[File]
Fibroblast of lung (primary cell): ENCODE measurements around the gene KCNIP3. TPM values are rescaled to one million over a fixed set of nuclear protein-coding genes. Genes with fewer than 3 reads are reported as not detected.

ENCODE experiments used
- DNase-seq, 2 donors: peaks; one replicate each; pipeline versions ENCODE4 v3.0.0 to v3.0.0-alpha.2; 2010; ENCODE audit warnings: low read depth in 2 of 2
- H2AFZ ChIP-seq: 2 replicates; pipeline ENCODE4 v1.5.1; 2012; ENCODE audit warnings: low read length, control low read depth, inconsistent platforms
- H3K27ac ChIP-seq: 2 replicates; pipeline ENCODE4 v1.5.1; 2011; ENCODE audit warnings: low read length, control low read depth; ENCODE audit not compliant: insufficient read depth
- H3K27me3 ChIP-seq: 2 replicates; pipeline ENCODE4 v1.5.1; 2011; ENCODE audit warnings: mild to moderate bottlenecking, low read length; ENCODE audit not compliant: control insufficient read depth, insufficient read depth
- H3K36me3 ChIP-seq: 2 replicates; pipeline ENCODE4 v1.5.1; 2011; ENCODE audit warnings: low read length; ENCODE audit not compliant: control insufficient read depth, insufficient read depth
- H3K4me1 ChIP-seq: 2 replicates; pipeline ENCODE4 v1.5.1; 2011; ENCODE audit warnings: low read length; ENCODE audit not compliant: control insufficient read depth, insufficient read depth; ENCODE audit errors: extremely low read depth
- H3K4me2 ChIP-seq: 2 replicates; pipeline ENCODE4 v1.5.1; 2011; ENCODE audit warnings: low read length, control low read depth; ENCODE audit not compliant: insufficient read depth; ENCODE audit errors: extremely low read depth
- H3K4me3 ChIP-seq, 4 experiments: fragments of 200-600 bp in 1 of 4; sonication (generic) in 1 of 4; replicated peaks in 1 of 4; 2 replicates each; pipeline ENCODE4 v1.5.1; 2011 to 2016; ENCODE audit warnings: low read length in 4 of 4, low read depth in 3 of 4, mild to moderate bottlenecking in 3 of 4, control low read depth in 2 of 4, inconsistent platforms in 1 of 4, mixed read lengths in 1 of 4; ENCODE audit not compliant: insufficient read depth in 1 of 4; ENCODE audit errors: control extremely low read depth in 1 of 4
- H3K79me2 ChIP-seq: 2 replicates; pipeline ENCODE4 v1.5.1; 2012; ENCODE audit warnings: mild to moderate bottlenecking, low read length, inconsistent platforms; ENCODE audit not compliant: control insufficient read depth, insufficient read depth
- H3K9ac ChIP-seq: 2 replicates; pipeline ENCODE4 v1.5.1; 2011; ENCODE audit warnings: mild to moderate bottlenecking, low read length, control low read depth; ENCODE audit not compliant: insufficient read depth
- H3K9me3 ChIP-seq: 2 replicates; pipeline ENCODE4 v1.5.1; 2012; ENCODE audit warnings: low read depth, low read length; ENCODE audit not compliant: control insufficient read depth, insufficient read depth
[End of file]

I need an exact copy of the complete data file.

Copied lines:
Fibroblast of lung (primary cell): ENCODE measurements around the gene KCNIP3. TPM values are rescaled to one million over a fixed set of nuclear protein-coding genes. Genes with fewer than 3 reads are reported as not detected.

ENCODE experiments used
- DNase-seq, 2 donors: peaks; one replicate each; pipeline versions ENCODE4 v3.0.0 to v3.0.0-alpha.2; 2010; ENCODE audit warnings: low read depth in 2 of 2
- H2AFZ ChIP-seq: 2 replicates; pipeline ENCODE4 v1.5.1; 2012; ENCODE audit warnings: low read length, control low read depth, inconsistent platforms
- H3K27ac ChIP-seq: 2 replicates; pipeline ENCODE4 v1.5.1; 2011; ENCODE audit warnings: low read length, control low read depth; ENCODE audit not compliant: insufficient read depth
- H3K27me3 ChIP-seq: 2 replicates; pipeline ENCODE4 v1.5.1; 2011; ENCODE audit warnings: mild to moderate bottlenecking, low read length; ENCODE audit not compliant: control insufficient read depth, insufficient read depth
- H3K36me3 ChIP-seq: 2 replicates; pipeline ENCODE4 v1.5.1; 2011; ENCODE audit warnings: low read length; ENCODE audit not compliant: control insufficient read depth, insufficient read depth
- H3K4me1 ChIP-seq: 2 replicates; pipeline ENCODE4 v1.5.1; 2011; ENCODE audit warnings: low read length; ENCODE audit not compliant: control insufficient read depth, insufficient read depth; ENCODE audit errors: extremely low read depth
- H3K4me2 ChIP-seq: 2 replicates; pipeline ENCODE4 v1.5.1; 2011; ENCODE audit warnings: low read length, control low read depth; ENCODE audit not compliant: insufficient read depth; ENCODE audit errors: extremely low read depth
- H3K4me3 ChIP-seq, 4 experiments: fragments of 200-600 bp in 1 of 4; sonication (generic) in 1 of 4; replicated peaks in 1 of 4; 2 replicates each; pipeline ENCODE4 v1.5.1; 2011 to 2016; ENCODE audit warnings: low read length in 4 of 4, low read depth in 3 of 4, mild to moderate bottlenecking in 3 of 4, control low read depth in 2 of 4, inconsistent platforms in 1 of 4, mixed read lengths in 1 of 4; ENCODE audit not compliant: insufficient read depth in 1 of 4; ENCODE audit errors: control extremely low read depth in 1 of 4
- H3K79me2 ChIP-seq: 2 replicates; pipeline ENCODE4 v1.5.1; 2012; ENCODE audit warnings: mild to moderate bottlenecking, low read length, inconsistent platforms; ENCODE audit not compliant: control insufficient read depth, insufficient read depth
- H3K9ac ChIP-seq: 2 replicates; pipeline ENCODE4 v1.5.1; 2011; ENCODE audit warnings: mild to moderate bottlenecking, low read length, control low read depth; ENCODE audit not compliant: insufficient read depth
- H3K9me3 ChIP-seq: 2 replicates; pipeline ENCODE4 v1.5.1; 2012; ENCODE audit warnings: low read depth, low read length; ENCODE audit not compliant: control insufficient read depth, insufficient read depth